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Home / Tough times for small-scale miners… semi-precious stones selling below market value

Tough times for small-scale miners… semi-precious stones selling below market value

2020-01-10  Eveline de Klerk

Tough times for small-scale miners… semi-precious stones selling below market value

USAKOS - Small miners of Uiba-Oas Small-Scale Miners’ Cooperative situated between Usakos and Arandis say they are struggling to make ends meet as the selling of precious stones is proving to be challenging. 
Apart from a shortage of equipment, the group complained that they are finding it difficult to sell their semi-precious stones at market value, often resulting in major losses. 

This has seen some of them making less than N$1 000 a month. The semi-precious stones sold by the 43 sellers include amethyst, topaz, crystals, tourmalines and rose quartz that are made into expensive jewellery. 
One of the sellers Hildegard Dausas told New Era they are sometimes forced to sell their stones lower than the market value out of desperation. 

“Buyers negotiate for way less than what the stones are worth and sometimes we do not have a choice but to sell on their prices as it might be the only client that you would get for the day,” Dausas explained.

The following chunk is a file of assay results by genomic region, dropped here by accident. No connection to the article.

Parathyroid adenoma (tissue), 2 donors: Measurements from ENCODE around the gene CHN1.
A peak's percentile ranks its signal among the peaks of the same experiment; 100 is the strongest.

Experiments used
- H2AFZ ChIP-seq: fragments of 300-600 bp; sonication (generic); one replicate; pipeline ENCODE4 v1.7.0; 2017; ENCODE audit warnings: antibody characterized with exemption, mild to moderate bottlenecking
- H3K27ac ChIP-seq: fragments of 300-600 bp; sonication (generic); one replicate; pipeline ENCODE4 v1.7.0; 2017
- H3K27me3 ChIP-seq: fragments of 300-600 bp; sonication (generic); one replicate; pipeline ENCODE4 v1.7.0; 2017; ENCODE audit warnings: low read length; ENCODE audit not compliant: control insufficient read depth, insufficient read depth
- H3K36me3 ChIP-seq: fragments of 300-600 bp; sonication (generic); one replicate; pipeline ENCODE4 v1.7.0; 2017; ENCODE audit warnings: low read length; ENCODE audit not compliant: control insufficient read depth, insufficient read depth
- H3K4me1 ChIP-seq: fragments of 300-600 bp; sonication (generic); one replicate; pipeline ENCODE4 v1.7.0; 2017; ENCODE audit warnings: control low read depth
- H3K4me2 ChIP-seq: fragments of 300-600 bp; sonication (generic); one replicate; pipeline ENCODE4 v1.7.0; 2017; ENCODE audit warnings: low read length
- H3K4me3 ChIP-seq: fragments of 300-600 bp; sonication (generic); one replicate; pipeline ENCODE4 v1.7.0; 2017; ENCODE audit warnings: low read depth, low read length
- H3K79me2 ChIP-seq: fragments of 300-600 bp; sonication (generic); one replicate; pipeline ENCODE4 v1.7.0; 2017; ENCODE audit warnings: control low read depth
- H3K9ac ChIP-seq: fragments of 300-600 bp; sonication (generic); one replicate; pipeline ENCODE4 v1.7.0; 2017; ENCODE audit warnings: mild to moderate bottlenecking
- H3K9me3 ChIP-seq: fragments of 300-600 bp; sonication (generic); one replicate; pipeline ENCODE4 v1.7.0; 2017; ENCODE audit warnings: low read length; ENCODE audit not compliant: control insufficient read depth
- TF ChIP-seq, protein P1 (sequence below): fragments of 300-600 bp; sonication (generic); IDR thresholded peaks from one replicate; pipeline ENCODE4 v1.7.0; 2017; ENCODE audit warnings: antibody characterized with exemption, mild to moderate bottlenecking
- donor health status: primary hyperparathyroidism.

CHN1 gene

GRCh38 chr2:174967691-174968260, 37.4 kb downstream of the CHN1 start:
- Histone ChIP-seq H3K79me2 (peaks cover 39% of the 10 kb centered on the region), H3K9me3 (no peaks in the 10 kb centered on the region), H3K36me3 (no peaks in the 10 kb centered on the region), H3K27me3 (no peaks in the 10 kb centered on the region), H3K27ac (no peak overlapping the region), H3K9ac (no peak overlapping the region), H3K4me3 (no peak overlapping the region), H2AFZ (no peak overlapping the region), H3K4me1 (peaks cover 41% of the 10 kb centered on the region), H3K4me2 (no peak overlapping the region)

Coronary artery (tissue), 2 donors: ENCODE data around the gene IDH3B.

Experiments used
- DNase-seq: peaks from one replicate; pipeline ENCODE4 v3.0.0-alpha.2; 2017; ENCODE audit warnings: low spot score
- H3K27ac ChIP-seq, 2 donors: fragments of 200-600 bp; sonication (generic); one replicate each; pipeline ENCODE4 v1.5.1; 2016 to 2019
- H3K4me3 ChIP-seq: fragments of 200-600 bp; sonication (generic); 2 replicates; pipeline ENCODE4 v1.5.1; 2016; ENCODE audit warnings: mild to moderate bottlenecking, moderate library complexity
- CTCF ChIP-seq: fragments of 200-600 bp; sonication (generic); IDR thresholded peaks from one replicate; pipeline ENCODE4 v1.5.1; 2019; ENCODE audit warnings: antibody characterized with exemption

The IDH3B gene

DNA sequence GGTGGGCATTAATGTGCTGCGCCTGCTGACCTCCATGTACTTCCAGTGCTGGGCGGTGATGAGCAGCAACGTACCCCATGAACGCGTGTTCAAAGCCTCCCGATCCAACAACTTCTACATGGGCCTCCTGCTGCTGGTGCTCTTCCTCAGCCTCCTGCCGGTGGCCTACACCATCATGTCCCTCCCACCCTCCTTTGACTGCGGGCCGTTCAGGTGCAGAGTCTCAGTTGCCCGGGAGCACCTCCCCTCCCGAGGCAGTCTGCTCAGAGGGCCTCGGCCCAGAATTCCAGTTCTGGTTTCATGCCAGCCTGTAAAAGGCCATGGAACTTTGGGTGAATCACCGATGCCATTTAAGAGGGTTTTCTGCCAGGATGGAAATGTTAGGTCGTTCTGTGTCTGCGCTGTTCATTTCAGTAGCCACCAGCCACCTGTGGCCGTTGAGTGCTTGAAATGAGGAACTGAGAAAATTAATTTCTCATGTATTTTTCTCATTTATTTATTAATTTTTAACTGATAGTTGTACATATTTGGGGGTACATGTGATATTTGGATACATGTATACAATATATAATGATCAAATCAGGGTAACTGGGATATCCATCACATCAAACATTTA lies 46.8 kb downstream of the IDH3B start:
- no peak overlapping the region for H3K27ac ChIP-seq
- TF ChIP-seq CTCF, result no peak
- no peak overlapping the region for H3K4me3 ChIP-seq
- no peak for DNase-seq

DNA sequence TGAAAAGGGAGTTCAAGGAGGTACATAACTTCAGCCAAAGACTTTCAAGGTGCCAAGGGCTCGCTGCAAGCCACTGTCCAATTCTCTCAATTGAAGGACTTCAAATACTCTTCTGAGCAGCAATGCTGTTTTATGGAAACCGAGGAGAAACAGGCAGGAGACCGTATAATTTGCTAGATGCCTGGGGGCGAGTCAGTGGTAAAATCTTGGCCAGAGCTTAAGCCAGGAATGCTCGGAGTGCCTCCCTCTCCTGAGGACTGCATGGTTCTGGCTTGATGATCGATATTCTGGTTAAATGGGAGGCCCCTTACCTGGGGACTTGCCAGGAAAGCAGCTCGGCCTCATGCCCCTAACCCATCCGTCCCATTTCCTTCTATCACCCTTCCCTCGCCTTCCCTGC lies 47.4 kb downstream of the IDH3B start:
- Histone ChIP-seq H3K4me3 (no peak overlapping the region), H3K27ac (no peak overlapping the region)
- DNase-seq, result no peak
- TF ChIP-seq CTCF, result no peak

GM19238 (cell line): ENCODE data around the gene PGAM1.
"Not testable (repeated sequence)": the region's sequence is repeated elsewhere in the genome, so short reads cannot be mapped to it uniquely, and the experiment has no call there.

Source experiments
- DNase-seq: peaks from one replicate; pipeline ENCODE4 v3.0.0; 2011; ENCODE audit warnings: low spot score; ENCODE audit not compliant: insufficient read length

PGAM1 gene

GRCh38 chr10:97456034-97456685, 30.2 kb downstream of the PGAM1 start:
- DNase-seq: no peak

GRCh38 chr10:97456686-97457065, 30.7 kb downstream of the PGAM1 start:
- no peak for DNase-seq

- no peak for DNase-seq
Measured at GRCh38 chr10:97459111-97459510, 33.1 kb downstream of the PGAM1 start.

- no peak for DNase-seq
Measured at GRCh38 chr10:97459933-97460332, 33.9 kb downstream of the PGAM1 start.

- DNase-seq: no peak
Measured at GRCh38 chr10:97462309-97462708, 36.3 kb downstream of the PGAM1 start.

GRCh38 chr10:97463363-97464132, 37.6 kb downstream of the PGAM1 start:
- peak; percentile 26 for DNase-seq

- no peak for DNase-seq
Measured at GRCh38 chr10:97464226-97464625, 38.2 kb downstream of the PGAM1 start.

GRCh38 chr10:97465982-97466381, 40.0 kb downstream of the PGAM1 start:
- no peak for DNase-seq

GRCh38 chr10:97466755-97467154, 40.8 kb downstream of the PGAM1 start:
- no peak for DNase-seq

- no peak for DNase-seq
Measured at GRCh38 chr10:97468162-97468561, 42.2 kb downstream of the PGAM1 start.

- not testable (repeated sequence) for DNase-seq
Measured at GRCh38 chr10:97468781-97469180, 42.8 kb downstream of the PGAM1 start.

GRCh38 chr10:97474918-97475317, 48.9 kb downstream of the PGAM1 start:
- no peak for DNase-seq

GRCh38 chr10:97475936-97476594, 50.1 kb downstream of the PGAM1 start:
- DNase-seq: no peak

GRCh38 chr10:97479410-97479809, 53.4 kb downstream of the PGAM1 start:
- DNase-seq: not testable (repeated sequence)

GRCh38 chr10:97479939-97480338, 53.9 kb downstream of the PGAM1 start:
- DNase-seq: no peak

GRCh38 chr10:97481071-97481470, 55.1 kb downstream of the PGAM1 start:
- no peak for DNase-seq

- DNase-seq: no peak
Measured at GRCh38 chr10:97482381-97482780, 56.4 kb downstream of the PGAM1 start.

She also pointed out they hardly sold any stones this past festive season. “I made about N$300 and that we had to use to buy food and water. However, in a good month I will make about N$4 000 but that rarely happens, she said. 

Another seller Matilda !Hones echoed the same sentiments, adding their pricing are also influenced by the fact that they have to buy the stones from other miners. 

“Most of us selling here are women and cannot mine ourselves.  Hence, we have to buy from those that are mining. Obviously mining is a risky business and we cannot expect to buy it cheaply.  

As we are speaking now, I don’t know how our kids will be able to go back to school or get stationery as the season was very poor,” she said. She added that whatever they made during the festive season was used just to get by. “Hopefully business will pick up as from next week or at least that is what we are anticipating so that we can send our children to school with supplies,” she said. Silvia Pienaar, who also sells semi-precious stones with her family, says it will be good for business if their stones are marketed on a large scale to attract more buyers. 

“These stones are used in jewellery that are expensive indeed, like for instance rings and earrings. We want to sell them [the stones] outside the country. We know there is a market out there for them.  Sometimes we get buyers that will buy a whole table of stones and that is the kind of business people we want to attract to our stalls,” she said.

2020-01-10  Eveline de Klerk

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